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This eBook from the Gutenberg Project consists of approximately 89 pages of information about Jonas on a Farm in Winter.

“I was uncertain which to call him for some time,” said Jonas; “but finally I concluded to let him keep both names, and so now he is Franco Ney.”

“Well,” said Josey, “I think that is a good plan.”

A short time after this, Jonas turned up off from the pond, and soon reached home.

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CHAPTER VI.

THE RESCUE

Jonas found, when he reached home, that it was about dinner-time.  The farmer said that the storm was coming on sooner than he had expected, and he believed that they should have to leave the rafters where they were.  But Jonas said that he thought he could get them without any difficulty, if the farmer would let him take the oxen and sled.

The farmer, finding that Jonas was very willing to go, notwithstanding the storm, said that he should be very glad to have him try.  And Josey, he said, might accompany him or not, just as he pleased.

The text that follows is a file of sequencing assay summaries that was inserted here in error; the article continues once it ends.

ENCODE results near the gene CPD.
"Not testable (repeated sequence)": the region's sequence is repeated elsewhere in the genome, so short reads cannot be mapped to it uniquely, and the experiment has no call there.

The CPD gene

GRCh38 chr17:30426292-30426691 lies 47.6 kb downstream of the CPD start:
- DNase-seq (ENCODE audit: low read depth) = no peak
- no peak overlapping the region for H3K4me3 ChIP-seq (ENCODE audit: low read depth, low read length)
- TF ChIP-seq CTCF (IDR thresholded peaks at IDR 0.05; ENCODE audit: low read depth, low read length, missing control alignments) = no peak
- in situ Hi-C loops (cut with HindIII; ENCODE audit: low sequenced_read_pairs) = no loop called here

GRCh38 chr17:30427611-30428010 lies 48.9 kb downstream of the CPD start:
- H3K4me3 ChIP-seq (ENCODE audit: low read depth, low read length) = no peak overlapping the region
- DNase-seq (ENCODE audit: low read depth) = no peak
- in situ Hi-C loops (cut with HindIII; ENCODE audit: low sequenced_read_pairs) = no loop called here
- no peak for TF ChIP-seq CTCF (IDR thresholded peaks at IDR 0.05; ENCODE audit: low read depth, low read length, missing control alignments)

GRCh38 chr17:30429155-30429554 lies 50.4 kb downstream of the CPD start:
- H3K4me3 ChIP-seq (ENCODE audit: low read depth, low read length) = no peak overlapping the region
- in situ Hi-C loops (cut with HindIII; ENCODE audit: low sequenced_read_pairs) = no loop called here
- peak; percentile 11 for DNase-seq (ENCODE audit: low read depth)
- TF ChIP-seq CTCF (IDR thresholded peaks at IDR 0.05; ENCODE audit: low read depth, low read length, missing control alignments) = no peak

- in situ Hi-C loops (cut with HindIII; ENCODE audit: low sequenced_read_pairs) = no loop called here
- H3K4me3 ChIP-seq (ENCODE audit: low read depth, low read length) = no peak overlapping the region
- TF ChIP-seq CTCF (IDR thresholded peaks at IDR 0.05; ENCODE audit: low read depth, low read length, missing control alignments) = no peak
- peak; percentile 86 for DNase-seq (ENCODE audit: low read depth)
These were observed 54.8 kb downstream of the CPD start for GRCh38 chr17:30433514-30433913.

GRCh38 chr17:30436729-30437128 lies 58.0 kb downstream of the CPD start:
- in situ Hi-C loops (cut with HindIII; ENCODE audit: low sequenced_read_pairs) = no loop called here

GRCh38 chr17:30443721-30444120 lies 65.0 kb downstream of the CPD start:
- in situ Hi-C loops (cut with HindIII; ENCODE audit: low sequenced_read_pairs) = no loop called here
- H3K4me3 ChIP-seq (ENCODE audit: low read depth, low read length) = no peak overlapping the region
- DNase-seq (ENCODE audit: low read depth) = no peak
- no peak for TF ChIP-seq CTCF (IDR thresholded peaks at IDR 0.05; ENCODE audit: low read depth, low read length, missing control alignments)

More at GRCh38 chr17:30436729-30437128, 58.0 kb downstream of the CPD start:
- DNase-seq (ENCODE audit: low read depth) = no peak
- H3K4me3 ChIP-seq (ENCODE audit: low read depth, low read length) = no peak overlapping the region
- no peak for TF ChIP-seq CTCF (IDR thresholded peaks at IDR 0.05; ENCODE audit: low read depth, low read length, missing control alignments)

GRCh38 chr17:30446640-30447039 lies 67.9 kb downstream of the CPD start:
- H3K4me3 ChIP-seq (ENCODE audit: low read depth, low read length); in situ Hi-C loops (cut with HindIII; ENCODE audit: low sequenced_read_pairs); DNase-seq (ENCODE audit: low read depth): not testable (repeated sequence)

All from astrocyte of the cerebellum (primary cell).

“I wouldn’t go, Jonas,” said Josey, “if I were you.  It is going to be a great storm.”

He, however, walked along with Jonas to the barn, to see him yoke the oxen.  The yard was covered with a thin coating of light snow, which made the appearance of it very different from what it had been when they had left it.  The cows and oxen stood out still exposed, their backs whitened a little with the fine flakes which had fallen upon them.  Jonas went to the shed, and brought out the yoke.

“Jonas,” said Josey, “I wouldn’t go.”

“No, I think it very likely that you wouldn’t.  You are not a very efficient boy.”

“What is an efficient boy?” asked Josey.

“One that has energy and resolution enough to go on and accomplish his object, even if there are difficulties in the way.”

“Is that what you mean by being efficient?” said Josey.

“Yes;—­a boy that hasn’t some efficiency, isn’t good for much.”

As he said this, Jonas had got one of the oxen yoked.  He then went to bring up the other.

When the other ox was up in his place, Jonas raised the end of the yoke, and put it over his neck.

“You see,” continued he, “your uncle wants all those rafters got down.  It will be a little harder getting them, in the storm; but I care nothing for that.  It will be a great satisfaction to him to have them all safe down here before it drifts.  He doesn’t require me to go; but if I go voluntarily and bring them down, don’t you think that, to-morrow morning, when he finds two feet of snow on the ground, he’ll be glad to think that all his rafters are safe in the yard?”

“Why, yes,” said Josey.  “I’ve a great mind to go with you.”

“Do just as you please,” said Jonas.

“Well, do you want me to go?”

“Yes, I should like your company very well; and, besides, perhaps you can help me.”

“Well,” said Josey, “I’ll go.”

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